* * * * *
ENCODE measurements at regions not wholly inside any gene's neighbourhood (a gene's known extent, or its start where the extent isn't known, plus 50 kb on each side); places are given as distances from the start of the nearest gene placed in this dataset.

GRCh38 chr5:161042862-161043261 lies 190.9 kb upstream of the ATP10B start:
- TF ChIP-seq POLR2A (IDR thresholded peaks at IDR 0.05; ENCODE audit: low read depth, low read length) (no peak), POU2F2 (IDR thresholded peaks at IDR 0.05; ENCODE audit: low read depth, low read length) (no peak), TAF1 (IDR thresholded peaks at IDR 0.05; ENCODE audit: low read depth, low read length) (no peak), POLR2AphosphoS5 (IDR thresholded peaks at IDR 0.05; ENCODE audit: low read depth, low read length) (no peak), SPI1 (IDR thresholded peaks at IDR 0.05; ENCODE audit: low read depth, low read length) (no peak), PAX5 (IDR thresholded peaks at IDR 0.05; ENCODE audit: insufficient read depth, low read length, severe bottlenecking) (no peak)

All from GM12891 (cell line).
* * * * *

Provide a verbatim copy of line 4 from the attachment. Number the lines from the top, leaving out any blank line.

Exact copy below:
All from GM12891 (cell line).